Government cracks down on trade in personal data

For the first time courts will be able to jail people who trade in the personal data of others, following a move by the Department for Constitutional Affairs to crack down on the practice.

For the first time courts will be able to jail people who trade in the personal data of others, following a move by the Department for Constitutional Affairs to crack down on the practice.

The decision follows a public consultation on increasing penalties for deliberate and wilful misuse of personal data, and is part of the government's strategy on data sharing to deliver better public services to individuals.

The government has been increasingly concerned about an apparent growth in the trade in personal data.

Current penalties of a fine, under the Data Protection Act, have not proved a strong enough deterrent. These concerns were highlighted in special reports to parliament by the Information Commissioner.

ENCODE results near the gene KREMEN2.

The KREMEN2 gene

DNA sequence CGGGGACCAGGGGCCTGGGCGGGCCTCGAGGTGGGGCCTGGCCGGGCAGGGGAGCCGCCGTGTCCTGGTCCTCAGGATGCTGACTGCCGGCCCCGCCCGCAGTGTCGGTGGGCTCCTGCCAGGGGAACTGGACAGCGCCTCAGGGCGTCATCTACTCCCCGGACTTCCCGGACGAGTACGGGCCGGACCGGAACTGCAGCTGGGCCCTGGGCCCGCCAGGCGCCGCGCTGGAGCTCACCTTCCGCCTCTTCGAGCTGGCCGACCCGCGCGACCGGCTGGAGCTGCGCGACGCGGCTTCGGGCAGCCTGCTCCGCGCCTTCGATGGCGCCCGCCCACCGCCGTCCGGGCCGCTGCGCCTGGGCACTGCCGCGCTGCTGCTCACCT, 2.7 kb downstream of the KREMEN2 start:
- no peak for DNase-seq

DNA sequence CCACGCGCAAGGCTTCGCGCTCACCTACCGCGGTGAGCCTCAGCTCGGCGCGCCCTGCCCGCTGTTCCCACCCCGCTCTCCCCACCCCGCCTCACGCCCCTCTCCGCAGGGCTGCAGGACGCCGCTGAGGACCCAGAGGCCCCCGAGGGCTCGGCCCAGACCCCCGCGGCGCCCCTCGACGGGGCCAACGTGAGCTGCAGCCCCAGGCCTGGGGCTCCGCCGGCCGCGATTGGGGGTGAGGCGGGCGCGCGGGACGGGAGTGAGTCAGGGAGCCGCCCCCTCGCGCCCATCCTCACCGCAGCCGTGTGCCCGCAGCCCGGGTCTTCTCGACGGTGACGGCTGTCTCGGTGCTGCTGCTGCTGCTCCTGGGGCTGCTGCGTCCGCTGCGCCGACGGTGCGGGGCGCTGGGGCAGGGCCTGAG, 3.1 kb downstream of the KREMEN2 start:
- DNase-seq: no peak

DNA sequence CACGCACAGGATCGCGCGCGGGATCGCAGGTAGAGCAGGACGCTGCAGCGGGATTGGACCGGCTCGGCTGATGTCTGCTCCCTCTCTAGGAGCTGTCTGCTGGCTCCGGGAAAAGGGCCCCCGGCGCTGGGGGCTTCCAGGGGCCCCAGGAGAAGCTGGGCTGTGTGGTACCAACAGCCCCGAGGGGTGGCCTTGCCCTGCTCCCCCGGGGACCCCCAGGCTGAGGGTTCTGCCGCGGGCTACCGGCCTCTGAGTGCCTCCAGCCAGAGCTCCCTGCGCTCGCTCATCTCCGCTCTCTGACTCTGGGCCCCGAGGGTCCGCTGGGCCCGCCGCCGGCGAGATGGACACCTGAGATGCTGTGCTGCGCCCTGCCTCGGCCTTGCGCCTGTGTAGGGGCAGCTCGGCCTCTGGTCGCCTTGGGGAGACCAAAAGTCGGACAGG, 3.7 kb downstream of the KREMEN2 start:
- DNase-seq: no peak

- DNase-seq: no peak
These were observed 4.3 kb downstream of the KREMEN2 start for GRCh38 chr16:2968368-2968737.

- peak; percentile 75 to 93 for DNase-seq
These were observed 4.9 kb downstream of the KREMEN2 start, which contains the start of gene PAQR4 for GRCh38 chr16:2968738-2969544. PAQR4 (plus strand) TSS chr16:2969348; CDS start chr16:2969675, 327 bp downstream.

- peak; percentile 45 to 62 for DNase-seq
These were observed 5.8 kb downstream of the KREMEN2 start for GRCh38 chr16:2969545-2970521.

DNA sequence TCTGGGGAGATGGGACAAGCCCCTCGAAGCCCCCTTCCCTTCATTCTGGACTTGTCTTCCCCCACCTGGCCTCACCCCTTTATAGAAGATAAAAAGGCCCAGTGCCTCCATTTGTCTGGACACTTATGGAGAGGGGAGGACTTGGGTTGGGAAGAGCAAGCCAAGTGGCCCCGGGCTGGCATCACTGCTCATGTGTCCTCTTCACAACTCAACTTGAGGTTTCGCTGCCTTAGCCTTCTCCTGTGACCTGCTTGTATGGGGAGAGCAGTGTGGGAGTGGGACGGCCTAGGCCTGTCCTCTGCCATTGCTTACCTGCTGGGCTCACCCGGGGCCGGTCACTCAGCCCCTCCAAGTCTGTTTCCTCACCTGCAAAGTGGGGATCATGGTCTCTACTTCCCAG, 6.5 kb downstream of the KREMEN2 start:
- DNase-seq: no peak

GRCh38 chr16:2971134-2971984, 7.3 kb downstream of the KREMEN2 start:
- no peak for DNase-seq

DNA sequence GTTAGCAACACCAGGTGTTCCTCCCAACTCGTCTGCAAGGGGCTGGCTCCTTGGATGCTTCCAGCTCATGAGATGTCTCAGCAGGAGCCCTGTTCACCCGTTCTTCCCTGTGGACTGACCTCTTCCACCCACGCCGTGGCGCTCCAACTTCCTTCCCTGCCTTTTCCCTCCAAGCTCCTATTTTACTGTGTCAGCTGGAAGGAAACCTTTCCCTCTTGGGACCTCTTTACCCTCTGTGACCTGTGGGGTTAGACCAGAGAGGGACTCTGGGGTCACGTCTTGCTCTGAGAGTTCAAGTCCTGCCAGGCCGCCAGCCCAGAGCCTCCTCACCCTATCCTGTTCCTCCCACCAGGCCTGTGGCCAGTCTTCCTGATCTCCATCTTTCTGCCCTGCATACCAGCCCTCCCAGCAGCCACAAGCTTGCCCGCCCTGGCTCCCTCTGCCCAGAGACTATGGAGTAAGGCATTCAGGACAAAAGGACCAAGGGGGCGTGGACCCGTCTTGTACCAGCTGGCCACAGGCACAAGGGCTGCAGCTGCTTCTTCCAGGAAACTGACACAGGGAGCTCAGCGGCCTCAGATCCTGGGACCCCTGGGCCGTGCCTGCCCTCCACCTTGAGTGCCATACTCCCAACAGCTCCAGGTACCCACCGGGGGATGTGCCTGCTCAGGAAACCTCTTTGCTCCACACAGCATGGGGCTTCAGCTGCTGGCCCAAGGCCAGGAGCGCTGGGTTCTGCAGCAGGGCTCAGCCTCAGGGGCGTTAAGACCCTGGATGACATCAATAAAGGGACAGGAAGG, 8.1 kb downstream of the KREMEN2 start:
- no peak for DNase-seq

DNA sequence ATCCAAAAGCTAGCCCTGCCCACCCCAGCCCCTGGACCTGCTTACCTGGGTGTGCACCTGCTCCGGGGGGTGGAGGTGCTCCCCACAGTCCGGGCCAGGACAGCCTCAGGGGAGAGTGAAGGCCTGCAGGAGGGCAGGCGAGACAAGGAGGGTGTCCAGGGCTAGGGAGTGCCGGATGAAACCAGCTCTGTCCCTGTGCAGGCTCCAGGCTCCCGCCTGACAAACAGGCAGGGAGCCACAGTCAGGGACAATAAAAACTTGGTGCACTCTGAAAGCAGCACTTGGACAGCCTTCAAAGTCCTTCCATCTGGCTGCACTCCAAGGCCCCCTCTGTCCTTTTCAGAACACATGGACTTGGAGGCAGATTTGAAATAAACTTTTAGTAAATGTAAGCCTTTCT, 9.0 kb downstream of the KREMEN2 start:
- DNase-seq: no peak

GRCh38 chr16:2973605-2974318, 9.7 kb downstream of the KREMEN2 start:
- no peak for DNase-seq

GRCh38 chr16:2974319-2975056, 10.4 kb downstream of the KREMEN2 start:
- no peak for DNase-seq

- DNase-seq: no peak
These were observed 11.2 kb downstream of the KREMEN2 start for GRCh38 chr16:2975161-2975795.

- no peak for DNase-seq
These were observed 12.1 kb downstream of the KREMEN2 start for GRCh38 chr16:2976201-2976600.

Lord Falconer, secretary of state for constitutional affairs and lord chancellor, said, “We are determined to do all we can to stamp out this intrusive and illegal trade.

“People have a right to have their privacy protected from those who would deliberately misuse it, and I believe the introduction of custodial penalties will be an effective deterrent to those who seek to procure or wilfully abuse personal data.”

He said, “Greater data sharing within the public sector has the potential to be hugely beneficial to the public, but we must ensure the security and integrity of personal data once it has been shared.”

The government intends to amend section 60 of the Data Protection Act to increase the penalties available to the courts. Currently, the maximum punishment is a fine on conviction, which the government intends increasing to jail sentences of between six months and two years. 

The government will introduce the amendment to sentencing when parliamentary time becomes available. It is not yet clear when this will be.

Couple convicted of stealing data

Read David Lacey’s security blog

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